Freedom is a cry that echoes down the canyons of human history. One of the best metaphors for this echo in the human heart comes from Emma Lazarus’ sonnet, New Colossus, which is inscribed at the base of the Statue of Liberty: “Give me your tired, your poor, and your huddled masses yearning to breathe free.”
All of us yearn to breathe free about something. Many children bear the academic year with the dream of breathing the freedom of summer vacation. Teenagers live in anticipation of the freedom of their driver’s license, and someone in a dead end job lives in hope of the release brought by another job offer. My brother, Kirk, had Stage 4 throat cancer several years ago and yearned to breathe free of his illness during the worst of the chemo and radiation treatments, even with the final liberation through death. We want freedom in our personal life, and we want it in our collective existence as well, and we want it so powerfully that we can almost breathe it.
The United States takes a pause to breathe in its political freedom every July 4, with this year marking the 238th anniversary of the signing of the Declaration of Independence. This document articulates a “mutual pledge” by a rabidly divided and unlikely group of people to join together and commit their “lives, fortunes and sacred honor” to the common cause of liberation from the British. Given the viscous ways King George dealt with insurrection, the pledge gives witness to the risks humans will take for freedom.
Liberty is such a big deal because the human quest for it is one of our strongest instincts. We hunger for many kinds of freedom: the intellectual freedom to ask critical questions of an issue or a person in authority, the political freedom to support or resist a particular party or candidate, the financial freedom to not worry about the essential things money can buy, or the psychological freedom to live comfortably with the emotions, thoughts, and memories churning within our inner world. Resonating alongside Emma Lazarus’ sonnet, one of the founders of Israel, Moshe Dayan, once put it this way: freedom is “the oxygen of the soul.” The more we inhale, the stronger our soul becomes and the more we burn for liberty.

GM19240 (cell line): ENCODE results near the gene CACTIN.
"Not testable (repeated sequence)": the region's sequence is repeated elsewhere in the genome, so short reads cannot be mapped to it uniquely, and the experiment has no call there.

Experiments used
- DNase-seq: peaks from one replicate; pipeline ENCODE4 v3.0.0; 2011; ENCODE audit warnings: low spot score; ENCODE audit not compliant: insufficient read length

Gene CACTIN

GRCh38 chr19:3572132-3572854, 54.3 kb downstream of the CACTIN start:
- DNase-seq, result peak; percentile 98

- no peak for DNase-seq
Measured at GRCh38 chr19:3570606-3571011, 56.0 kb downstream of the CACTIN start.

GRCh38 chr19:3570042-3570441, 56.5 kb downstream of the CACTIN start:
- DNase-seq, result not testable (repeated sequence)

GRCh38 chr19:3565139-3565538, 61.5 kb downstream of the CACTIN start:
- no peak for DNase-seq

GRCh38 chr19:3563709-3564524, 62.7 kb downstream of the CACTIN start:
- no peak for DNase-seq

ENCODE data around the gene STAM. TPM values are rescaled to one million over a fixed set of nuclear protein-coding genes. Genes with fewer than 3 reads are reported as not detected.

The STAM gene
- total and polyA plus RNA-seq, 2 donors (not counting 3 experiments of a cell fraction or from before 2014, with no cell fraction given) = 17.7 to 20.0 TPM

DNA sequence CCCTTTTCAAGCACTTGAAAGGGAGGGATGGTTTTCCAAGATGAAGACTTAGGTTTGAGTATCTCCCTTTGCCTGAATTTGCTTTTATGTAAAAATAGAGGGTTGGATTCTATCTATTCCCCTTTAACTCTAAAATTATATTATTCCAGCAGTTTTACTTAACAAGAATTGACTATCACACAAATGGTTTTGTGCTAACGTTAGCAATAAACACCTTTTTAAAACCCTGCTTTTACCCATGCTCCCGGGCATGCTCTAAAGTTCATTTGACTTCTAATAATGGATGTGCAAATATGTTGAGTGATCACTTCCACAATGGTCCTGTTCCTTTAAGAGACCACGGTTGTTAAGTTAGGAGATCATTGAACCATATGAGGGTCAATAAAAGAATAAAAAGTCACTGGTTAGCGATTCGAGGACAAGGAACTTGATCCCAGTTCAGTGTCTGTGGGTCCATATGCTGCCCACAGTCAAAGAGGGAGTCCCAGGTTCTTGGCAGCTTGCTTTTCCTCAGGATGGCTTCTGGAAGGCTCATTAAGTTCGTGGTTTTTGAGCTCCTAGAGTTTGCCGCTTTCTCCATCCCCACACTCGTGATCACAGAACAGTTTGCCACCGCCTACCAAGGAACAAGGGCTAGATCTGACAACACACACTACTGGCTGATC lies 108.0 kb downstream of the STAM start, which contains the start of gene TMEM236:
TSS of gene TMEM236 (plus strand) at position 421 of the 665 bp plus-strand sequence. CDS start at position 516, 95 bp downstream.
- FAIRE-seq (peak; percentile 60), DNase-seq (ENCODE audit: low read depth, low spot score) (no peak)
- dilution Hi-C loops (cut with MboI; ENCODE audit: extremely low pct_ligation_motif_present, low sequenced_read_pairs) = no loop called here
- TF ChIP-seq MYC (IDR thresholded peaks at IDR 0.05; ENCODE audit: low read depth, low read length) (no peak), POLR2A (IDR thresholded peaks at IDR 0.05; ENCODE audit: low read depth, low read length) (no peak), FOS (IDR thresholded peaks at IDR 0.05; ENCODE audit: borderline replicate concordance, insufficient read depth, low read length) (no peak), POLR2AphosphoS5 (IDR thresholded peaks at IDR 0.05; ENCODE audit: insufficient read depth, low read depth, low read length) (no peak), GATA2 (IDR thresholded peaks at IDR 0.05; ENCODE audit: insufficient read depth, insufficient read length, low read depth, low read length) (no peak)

Since we are a school of theology, I like to emphasize that of all the freedoms essential to a flourishing life, religious freedom is arguably the most important. There is a raging debate on this point throughout the western world, with religion often seeming to lose the argument. The importance of religious freedom contradicts the thoughts of many, such as the so-called “new atheists” Sam Harris, Richard Dawkins or Christopher Hitchens, who believe religion can only oppress human freedom and subjugate it to the narrow demands of clerical or authoritarian rule. They would argue that what is great in the human spirit withers before the altar of religious belief and practice.
I would argue that healthy or good religion liberates us like no other source. It can free us from the internal demons that haunt us, and the impediments to self-actualization that prevent us from growing into our fullness of character and personality. More importantly, it frees us from the fear of suffering and death. The person freed by good, healthy religion internalizes a famous saying by Nelson Mandela: “There is no easy walk to freedom anywhere, and many of us will have to pass through the valley of the shadow of death again and again before we reach the mountaintop of our desires (for freedom).” The liberty brought by religion empowers us to overcome the fear of the valley of death, and to walk into the valley of death with a holy indifference. During his cancer treatment, my brother walked into the valley so many times that it no longer scared him at all and he would have welcomed death almost as much as healing, something that annoyed his wife (and sometimes others who loved him) to no end.